Facebook’s targeting optimisation is becoming increasingly sophisticated and capable of automation. While this is great news for making your acquisition campaigns more streamlined and efficient with little effort on your part, the question is how to make sure they are structured in a way that works with Facebook’s constantly evolving algorithm.
The goal here is to build your ad sets with targeting that is high quality without restricting Facebook’s optimisation. Having a large but high-value pool of users will give your ad sets a longer life and allow you to scale budgets without significantly increasing costs, as Facebook will be able to target a larger number of users likely to convert and for longer. To achieve this, we’ve put together the following five steps to ensure that your targeting decisions work with Facebook rather than against it:
Step #1: Choose your testing wisely
It’s likely you already have an idea of who your target audience is – their age, gender, location, what device they’re likely to use most, etc.
Some of these will be set in stone and you will want to layer them over all other targeting to make sure you are only reaching the relevant demographics. Others you may be less sure of and want to test, such as which gender is more high value for you to target.
The key is to focus on only being granular enough to test what you need to, and no more.
Example: If you only want to test desktop vs mobile, split your ad sets by the two but keep all other demographics the same. Keeping devices split will allow you to apply specific budgets based on their relative performance and adjust as needed, whilst Facebook’s targeting algorithm will take care of refining the other demographic targeting for you. Remember you can still split your reporting by whatever parameters you like.
Step #2: Identify your most valuable audience
Audiences should be broad enough that you get a good reach and delivery, but high enough quality that you get a strong and consistent conversion rate and ROI. You’ll want to reach the highest-value users within your target demographic – the people who are most likely to convert – without restricting delivery by going too niche (more on this in step 3!). Think about what type of users have taken the most valuable actions and how you can utilise your CRM data, the Facebook pixel and interests to reach them. Remember: you don’t need to use every single bit of data available to you, because it won’t all be useful!
Example: You could target a lookalike of everyone who has visited your website in the last year, but this is vague and unlikely to perform for a long time. Instead, try a lookalike of users who have spent the top 25% of time on site, or who have visited your thank you page after converting. The custom audiences for these will be smaller, but the lookalikes will be higher value!
Step #3: Don’t get too granular!
This probably goes against everything you’ve been told, but bear with me on this!
Remember that Facebook wants to get you the highest-value conversions it can at the best price, but it does this by using the conversions you’ve already had as a template. Facebook needs approximately 50 actions in a week driven by your ads in order to optimise towards that action. If the pool of users you provide is too small, the initial conversion volume will be low and it will struggle to know who to target in order to meet your aims and you’ll see reduced delivery and high costs.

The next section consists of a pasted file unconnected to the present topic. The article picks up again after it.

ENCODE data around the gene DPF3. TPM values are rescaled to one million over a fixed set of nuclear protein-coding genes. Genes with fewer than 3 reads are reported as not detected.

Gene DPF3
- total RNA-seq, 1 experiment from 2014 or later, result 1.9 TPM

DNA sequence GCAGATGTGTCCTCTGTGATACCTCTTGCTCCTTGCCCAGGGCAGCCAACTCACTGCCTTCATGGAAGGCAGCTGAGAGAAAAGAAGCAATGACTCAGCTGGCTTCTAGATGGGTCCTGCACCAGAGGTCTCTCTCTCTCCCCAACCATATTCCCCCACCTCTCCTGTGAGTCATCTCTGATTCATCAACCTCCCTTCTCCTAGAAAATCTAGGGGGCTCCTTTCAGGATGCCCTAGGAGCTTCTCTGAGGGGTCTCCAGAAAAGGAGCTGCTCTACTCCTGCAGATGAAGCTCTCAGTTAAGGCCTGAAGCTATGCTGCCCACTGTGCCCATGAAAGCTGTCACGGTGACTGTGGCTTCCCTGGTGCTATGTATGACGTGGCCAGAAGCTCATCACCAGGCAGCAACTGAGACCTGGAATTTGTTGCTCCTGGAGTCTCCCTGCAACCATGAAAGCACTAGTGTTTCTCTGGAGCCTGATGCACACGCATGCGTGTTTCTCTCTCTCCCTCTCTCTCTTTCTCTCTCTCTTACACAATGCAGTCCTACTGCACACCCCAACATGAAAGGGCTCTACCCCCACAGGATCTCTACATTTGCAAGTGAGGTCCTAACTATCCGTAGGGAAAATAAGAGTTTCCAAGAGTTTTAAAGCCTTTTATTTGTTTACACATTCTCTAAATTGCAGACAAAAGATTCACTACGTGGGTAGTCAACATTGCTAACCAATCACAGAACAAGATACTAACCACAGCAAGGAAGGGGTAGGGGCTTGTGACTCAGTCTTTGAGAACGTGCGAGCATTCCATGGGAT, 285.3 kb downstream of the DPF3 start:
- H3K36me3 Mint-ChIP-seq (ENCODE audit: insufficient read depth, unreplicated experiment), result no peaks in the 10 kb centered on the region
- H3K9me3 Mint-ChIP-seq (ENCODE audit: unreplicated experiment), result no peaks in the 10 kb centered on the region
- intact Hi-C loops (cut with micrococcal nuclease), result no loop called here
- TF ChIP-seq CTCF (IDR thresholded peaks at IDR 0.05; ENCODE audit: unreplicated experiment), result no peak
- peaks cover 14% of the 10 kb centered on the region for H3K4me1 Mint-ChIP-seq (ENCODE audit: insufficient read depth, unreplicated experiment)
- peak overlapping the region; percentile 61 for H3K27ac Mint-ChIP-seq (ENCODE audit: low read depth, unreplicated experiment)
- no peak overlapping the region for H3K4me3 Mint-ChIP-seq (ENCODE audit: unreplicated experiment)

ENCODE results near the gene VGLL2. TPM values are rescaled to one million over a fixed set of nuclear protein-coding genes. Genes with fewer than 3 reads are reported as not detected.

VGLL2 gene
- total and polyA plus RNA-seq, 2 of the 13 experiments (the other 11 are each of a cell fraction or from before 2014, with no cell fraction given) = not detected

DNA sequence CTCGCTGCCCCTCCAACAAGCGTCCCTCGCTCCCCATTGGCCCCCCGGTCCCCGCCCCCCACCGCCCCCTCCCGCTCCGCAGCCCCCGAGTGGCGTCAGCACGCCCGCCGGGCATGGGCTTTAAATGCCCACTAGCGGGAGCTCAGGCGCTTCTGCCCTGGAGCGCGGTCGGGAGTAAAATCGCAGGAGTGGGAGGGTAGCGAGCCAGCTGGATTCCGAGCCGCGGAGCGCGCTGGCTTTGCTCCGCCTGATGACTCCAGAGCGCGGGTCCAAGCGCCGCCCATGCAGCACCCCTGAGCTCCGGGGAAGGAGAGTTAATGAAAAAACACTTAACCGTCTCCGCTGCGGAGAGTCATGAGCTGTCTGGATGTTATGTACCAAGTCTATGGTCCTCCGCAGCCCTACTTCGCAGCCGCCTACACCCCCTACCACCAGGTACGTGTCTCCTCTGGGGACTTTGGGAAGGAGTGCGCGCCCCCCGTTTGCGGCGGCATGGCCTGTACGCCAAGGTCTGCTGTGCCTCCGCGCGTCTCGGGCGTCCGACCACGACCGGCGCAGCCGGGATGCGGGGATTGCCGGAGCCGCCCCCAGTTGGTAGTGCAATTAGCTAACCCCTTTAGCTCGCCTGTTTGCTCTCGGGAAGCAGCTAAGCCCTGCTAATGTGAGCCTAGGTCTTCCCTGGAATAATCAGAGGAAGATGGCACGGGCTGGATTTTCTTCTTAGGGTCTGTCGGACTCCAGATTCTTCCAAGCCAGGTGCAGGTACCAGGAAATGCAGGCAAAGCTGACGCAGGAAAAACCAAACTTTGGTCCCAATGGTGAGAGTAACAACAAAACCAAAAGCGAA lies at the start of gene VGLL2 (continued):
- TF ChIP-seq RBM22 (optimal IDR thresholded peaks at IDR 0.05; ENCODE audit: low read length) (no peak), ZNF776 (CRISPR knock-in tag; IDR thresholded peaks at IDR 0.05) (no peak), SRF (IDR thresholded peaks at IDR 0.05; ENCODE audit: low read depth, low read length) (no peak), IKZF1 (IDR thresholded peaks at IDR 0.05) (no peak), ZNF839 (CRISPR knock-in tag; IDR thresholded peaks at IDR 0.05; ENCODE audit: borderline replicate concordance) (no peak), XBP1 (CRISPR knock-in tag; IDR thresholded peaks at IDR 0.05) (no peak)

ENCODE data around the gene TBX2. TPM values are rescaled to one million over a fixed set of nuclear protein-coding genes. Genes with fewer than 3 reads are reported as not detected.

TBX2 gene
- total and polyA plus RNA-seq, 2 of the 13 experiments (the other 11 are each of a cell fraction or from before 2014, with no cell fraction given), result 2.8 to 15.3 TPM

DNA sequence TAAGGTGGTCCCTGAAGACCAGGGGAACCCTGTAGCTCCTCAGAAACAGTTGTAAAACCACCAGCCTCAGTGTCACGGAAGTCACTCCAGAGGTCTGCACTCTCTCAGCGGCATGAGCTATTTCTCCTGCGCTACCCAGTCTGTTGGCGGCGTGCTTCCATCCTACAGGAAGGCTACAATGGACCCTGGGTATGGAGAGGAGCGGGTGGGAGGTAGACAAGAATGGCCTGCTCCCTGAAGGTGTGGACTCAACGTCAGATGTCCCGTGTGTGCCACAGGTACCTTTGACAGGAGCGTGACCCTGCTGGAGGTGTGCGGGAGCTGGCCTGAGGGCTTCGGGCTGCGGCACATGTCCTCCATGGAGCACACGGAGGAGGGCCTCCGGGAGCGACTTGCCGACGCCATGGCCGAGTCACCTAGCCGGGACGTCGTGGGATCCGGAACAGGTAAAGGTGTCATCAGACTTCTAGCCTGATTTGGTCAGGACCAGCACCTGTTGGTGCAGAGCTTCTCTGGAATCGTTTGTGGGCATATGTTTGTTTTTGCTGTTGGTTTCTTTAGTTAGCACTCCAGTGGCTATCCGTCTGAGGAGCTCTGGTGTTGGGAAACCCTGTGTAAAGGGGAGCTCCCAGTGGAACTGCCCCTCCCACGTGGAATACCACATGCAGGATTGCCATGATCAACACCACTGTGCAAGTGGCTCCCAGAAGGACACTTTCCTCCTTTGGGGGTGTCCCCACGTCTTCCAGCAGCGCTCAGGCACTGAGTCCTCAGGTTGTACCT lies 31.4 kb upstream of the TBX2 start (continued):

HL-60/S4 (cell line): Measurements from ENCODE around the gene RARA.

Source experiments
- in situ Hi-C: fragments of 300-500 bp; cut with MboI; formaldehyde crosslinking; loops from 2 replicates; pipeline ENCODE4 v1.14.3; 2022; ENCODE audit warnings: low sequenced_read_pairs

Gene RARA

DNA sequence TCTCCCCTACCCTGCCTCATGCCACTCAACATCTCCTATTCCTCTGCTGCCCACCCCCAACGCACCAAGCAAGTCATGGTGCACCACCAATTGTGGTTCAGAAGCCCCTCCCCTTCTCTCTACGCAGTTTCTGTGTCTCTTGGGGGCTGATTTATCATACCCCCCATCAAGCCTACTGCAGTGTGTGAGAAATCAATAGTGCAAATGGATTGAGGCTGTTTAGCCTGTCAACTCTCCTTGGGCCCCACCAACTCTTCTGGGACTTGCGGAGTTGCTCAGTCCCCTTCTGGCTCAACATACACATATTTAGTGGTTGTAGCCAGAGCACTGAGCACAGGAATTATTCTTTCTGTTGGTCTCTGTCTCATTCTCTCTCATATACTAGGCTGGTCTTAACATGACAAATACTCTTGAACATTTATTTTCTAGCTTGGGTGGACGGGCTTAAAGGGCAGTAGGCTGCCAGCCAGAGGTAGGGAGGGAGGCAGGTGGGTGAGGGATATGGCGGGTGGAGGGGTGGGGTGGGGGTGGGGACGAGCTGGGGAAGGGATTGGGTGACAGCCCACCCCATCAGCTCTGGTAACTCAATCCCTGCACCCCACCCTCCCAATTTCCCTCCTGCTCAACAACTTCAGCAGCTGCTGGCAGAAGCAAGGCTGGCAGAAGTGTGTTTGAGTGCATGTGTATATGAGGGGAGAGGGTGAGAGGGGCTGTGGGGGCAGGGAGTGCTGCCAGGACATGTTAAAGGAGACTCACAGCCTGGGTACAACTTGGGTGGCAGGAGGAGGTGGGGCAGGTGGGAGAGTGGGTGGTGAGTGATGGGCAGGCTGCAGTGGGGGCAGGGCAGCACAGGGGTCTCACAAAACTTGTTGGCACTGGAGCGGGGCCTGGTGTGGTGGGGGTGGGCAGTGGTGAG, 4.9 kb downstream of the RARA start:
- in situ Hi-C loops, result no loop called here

Rather than using precise audiences with separate budgets, it is now more efficient to allow Facebook a certain degree of freedom. Try grouping your audiences together rather than giving them individual ad sets, and let Facebook make the more granular spend adjustments automatically. Giving it a broader audience to work with shouldn’t be scary; its advanced machine learning means it is getting better at identifying who should see your brand’s ads and who will take the desired actions.
A perk of doing this is that you avoid audience overlap; the audiences work together rather than against each other, helping you to spend and reach people efficiently without wasting budget.
Step #4: Keep an eye on audience size
Layering different audience types, i.e. interests with lookalikes, will make your audience groups more relevant but more niche, as people need to be within both to be included. This is only good to an extent – make your targeting too narrow and you’ll encounter those spend and delivery issues mentioned earlier. Focus on grouping the same audience types – this will increase audience size rather than decrease it.
If the audiences are relevant and high-quality, you won’t need to worry about value becoming too watered down. Facebook’s intelligent algorithm will first choose to target the users who are most likely to take the action you want, defined by your campaign objective – by making the audience larger, you ensure that this process is not restricted.
Step #5: Find the balance that works for you!
While broad audience groups generally perform best, there will always be certain audiences which are less valuable to you. Try different combinations to find the balance of delivery and value you need to drive great performance.
It’s easy to be overwhelmed by the targeting possibilities available on Facebook. Understanding each type and discovering which is most valuable for your business, and following the tips above to use them effectively, will enable you to build long-life ad sets which will deliver cheap but valuable conversions. Once you’ve found that optimal point, don’t be afraid to take a step back and let Facebook’s targeting algorithm do its job!